The season is two games old, yet already the wheels have come off for Manchester United.
Sunday’s abject 3-2 defeat at Brighton had been coming after a summer of discontent and rancour between brooding Jose Mourinho and the club’s hierarchy.
The cracks began to appear on the summer tour in the USA, when manager Mourinho made clear his discontent with the perceived lack of support in the transfer window from executive vice-chairman Ed Woodward.
He was angered over Woodward’s failure to deliver the five transfer targets he identified months earlier, and the weekend’s events at the Amex Stadium served to endorse his stance.
Yet Mourinho has spent almost £400million over the past five windows and the board – led by Woodward – were reluctant to pay more inflated fees on players who were not a guaranteed upgrade on what they already have.
The cooling of the relationship between the two men, and the latter’s decision not to bend to his manager’s demands, which he had done in previous windows, represents a significant development at Old Trafford.
It suggests the reverence Woodward felt towards Mourinho when he appointed him in summer 2016 has been stripped away and replaced by the galling realisation he may not be the man to take United back to the top.
There is a feeling among the hierarchy that Mourinho should have the team performing on a more consistent basis, and defeats like the one at Brighton – or those to Huddersfield, Newcastle, West Brom and the Seagulls again last season – cannot be blamed solely on their lack of financial investment.
Rather, it points to faults with Mourinho’s own approach and managerial style, as well as his recruitment – on Sunday, two players who were arguably most culpable in the defeat were Eric Bailly and Victor Lindelof, both signed by the 55-year-old.
And while rival bosses Pep Guardiola, Jurgen Klopp and Mauricio Pochettino have built vibrant, exciting, attacking sides with clear identities at Manchester City, Liverpool and Tottenham, United look ponderous by comparison and are still searching for theirs under Mourinho.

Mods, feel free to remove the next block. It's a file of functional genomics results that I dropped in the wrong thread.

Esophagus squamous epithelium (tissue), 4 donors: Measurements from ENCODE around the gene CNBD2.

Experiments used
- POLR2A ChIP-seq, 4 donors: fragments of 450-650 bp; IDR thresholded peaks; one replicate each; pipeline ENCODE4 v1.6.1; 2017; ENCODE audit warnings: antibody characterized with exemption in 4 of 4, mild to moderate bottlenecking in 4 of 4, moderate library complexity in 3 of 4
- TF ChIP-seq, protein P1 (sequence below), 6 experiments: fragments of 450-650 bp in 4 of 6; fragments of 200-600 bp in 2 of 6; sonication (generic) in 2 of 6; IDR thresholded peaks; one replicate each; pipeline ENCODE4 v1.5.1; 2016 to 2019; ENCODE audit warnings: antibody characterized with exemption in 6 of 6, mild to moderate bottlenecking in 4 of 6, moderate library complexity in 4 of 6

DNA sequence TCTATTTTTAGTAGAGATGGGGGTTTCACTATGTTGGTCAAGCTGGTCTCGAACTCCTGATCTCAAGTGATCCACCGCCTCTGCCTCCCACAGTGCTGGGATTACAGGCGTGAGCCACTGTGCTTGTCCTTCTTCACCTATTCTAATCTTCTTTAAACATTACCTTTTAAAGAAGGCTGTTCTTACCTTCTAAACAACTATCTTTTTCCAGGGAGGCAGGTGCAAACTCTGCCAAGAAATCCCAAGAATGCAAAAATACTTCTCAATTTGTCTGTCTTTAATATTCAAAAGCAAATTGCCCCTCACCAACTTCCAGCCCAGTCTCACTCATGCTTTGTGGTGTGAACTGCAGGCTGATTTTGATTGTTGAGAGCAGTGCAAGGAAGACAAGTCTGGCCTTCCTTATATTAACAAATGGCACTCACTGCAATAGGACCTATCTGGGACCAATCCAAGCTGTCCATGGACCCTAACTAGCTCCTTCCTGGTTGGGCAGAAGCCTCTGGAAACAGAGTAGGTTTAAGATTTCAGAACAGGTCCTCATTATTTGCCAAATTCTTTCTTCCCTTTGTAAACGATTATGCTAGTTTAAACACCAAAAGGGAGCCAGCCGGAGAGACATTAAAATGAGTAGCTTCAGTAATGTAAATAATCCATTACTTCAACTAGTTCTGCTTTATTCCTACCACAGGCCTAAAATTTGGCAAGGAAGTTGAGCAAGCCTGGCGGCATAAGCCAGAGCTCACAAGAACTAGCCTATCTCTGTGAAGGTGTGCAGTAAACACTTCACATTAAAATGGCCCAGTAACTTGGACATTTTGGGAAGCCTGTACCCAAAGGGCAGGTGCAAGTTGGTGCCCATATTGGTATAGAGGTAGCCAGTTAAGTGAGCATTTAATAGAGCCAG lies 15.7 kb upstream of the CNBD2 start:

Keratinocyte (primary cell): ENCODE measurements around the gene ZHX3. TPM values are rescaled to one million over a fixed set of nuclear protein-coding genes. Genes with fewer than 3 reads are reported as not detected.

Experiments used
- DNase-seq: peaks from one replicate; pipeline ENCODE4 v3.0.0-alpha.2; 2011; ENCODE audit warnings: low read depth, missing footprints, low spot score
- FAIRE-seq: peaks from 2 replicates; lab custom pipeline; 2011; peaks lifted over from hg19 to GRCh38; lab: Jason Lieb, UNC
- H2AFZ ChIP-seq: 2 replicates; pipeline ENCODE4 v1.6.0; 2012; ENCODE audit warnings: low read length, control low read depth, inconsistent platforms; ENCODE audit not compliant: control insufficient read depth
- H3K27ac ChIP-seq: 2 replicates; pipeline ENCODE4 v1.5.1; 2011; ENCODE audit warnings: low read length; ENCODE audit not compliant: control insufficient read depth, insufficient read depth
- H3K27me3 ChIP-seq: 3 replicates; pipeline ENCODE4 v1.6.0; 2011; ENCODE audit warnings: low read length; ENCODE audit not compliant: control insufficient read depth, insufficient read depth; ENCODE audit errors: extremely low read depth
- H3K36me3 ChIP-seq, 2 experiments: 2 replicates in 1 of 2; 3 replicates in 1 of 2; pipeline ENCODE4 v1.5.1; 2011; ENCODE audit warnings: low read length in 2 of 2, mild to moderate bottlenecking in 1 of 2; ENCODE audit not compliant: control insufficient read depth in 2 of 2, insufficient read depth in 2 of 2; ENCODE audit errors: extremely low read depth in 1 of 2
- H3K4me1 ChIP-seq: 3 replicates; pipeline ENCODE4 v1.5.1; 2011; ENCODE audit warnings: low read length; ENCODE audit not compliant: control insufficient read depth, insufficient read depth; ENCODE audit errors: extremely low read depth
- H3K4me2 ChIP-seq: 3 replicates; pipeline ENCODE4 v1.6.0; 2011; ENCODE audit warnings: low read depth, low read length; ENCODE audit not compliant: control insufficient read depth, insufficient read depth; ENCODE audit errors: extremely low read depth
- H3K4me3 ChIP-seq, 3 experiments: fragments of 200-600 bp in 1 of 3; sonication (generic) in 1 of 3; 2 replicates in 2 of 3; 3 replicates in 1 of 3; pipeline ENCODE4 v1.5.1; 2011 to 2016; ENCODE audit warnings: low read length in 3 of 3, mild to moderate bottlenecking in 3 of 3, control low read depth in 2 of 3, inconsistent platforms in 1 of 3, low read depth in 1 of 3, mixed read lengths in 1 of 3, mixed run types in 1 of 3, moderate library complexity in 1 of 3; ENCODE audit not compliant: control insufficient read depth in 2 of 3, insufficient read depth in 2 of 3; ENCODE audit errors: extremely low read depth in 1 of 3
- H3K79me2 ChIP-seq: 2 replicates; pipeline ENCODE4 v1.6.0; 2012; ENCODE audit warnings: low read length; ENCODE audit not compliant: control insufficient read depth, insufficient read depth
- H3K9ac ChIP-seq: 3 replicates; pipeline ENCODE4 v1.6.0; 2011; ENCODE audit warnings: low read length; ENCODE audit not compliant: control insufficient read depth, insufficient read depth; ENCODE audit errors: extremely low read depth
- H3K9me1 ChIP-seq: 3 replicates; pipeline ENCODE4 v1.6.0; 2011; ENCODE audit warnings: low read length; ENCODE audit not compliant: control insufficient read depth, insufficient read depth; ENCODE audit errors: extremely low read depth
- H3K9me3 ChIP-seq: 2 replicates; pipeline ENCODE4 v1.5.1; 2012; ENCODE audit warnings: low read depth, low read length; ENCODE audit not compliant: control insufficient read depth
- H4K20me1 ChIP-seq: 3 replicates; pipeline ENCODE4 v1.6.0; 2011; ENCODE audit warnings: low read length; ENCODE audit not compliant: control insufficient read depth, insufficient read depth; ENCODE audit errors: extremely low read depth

His surly demeanour throughout his United tenure is also starting to wear thin.
Managing a club of their unique stature and global fanbase should be a privilege, but Mourinho has managed to make it seem like a burden he is forced to endure.
The negative tone he’s set has unquestionably filtered down to his players, many of whom are said to be disillusioned at his perceived lack of public support and ‘tough love’ man-management, while the thorny issue of his complex relationship with Paul Pogba continues to cast a shadow.
United are not yet in the vice-like grip of a full-blown crisis, but all the ingredients for a classic Mourinho implosion and dramatic mid-season exit are there, ready to ignite — just as happened in September 2007 at Chelsea.
Up next are Tottenham at Old Trafford next Monday, followed by a trip to Burnley that is their final game before Setpember’s international break.
Failure to win either of those games will increase the pressure, with a significant number of fans who had previously backed him now starting to question Mourinho’s position.
Of course, United’s current issues are magnified by the sense of euphoria at local rivals City, who are showing no signs of easing up on their record-breaking title win last season.
When United hired Mourinho and City appointed Guardiola in the same summer, Manchester seemed set for an absorbing rivalry. But while Guardiola has taken his Blues to new heights with football of balletic beauty, Mourinho has dragged their neighbours down with his rudimentary approach.
It is up to him to prove that is not the case, before United make that decision for him and start looking for their fourth manager in five years.
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